3 Reasons for Floating Your Interest Rate

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If you use a floating interest rate for your mortgage loan, when rates decrease, your decision was a wise one. However, if the rate rises, your payment rises right along with it. There are times when floating your interest rate can make sense, but you must decide carefully before you inform your lender of your decision.

1. You Expect Rates to Fall

This is the reason that most people decide to float the interest rate on their mortgage loan. If interest rates have been dropping, floating your rate makes sense, depending on how long you have to lock the rate in. Markets of any kind have a tendency to trend when the rate starts to move in one direction. This is not always the case, but it does often happen.

If the rate falls, you can either contact your lender and lock the rate, or let it float. If the rate begins to rise, you will have to decide whether to let it continue floating, or to lock it in at a higher rate.

It is important to be aware of the payment implications of letting your interest rate float. If rates increase to the point where your monthly payment is no longer affordable, you will not be able to borrow the amount you originally needed. Lenders have strict debt to income debt ratios so be sure you do not float yourself out of a loan.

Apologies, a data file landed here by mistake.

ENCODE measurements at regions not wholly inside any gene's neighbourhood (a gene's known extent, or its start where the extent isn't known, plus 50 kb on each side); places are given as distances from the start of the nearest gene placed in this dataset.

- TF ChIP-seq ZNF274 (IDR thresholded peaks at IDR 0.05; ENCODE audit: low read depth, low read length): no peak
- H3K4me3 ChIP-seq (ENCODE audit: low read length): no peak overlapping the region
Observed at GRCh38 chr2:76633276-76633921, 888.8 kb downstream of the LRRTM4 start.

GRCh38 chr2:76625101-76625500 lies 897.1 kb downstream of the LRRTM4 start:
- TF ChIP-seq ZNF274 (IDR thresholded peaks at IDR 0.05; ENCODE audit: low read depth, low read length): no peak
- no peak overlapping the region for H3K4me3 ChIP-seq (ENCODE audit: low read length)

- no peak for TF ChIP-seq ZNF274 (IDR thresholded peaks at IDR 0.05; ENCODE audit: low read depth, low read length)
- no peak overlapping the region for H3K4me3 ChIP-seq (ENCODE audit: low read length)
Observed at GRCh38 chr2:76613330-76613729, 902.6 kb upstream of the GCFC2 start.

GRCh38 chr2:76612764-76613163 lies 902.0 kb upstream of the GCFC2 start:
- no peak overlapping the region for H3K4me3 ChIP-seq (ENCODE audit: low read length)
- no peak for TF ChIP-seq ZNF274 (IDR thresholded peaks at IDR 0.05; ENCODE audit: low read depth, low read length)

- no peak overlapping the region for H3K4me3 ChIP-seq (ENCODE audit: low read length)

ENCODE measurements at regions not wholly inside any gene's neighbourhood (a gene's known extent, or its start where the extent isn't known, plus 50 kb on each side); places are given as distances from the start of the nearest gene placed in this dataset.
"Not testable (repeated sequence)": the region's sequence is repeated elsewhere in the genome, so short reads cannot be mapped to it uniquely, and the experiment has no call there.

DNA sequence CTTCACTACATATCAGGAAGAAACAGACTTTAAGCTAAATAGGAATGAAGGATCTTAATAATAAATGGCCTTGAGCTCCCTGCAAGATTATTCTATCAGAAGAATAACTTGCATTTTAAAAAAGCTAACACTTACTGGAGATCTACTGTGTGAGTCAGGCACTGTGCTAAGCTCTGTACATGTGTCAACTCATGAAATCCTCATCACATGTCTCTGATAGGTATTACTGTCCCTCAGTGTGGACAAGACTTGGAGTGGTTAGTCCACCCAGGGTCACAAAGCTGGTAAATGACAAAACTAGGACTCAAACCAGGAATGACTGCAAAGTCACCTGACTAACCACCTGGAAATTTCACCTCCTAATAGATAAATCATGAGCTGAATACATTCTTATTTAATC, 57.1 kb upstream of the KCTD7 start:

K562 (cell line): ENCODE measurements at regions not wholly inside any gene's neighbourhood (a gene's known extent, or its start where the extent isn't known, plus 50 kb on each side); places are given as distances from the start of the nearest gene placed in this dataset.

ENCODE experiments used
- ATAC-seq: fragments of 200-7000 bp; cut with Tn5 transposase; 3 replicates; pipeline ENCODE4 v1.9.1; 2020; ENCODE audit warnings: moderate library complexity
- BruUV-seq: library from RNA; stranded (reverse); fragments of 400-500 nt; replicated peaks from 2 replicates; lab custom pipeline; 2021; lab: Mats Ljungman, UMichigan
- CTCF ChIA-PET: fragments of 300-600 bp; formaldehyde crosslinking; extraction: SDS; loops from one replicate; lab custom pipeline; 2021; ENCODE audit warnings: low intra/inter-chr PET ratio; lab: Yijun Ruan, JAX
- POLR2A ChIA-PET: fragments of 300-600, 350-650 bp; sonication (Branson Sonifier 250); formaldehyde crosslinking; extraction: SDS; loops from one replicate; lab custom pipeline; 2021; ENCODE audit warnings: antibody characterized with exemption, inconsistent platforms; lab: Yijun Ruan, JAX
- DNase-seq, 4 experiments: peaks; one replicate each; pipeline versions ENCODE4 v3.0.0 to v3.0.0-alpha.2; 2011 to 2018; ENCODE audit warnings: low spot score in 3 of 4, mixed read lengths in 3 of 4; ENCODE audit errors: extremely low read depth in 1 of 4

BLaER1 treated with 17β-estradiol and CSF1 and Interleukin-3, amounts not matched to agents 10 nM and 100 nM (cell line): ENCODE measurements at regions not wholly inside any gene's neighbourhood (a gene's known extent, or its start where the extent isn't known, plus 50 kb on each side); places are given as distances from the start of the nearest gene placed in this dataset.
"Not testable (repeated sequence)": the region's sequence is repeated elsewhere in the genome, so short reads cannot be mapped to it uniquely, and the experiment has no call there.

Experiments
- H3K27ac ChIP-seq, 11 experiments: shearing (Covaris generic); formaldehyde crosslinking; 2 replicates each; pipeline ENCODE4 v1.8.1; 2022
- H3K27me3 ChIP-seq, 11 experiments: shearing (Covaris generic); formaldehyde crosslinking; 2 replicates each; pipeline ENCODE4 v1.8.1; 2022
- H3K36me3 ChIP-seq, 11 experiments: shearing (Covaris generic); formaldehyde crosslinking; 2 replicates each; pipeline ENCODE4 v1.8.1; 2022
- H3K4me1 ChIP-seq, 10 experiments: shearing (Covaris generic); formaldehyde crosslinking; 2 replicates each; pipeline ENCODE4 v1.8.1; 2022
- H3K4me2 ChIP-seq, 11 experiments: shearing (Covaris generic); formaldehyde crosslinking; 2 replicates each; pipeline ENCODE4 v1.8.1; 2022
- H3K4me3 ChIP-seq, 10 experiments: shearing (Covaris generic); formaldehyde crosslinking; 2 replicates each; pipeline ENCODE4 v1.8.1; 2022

2. You Want a Larger Loan

If you need a larger mortgage loan, but the rate is too high for you to afford the extra monthly payment, letting the rate float might be the right decision. This is applicable if you have already received an approval from your lender for a specific loan amount. In that approval, the lender tells you the maximum payment you qualify for under their guidelines.

By floating your interest rate, if the rate drops, your payment becomes less than the maximum amount your lender approved. This means you can increase your loan amount, until your loan payment is back to the maximum amount your lender approved.

Make sure you inform the lender of your reason for floating the interest rate. They need to be aware of the added sum you want to borrow, because the principal cannot exceed their loan-to-value guidelines or you will be unable to get the extra amount you wanted.

3. You Will Pay the Loan Off Early

If you only intend on having the loan for a short period of time, floating your interest rate can make sense. For example, you are selling some assets, and you have not yet received the proceeds from the sale. Once you receive the proceeds, you will pay the loan off early. If for some reason the sale of your assets falls through, you may want to consider locking in your rate right away, since the reason you had for floating the rate is no longer applicable.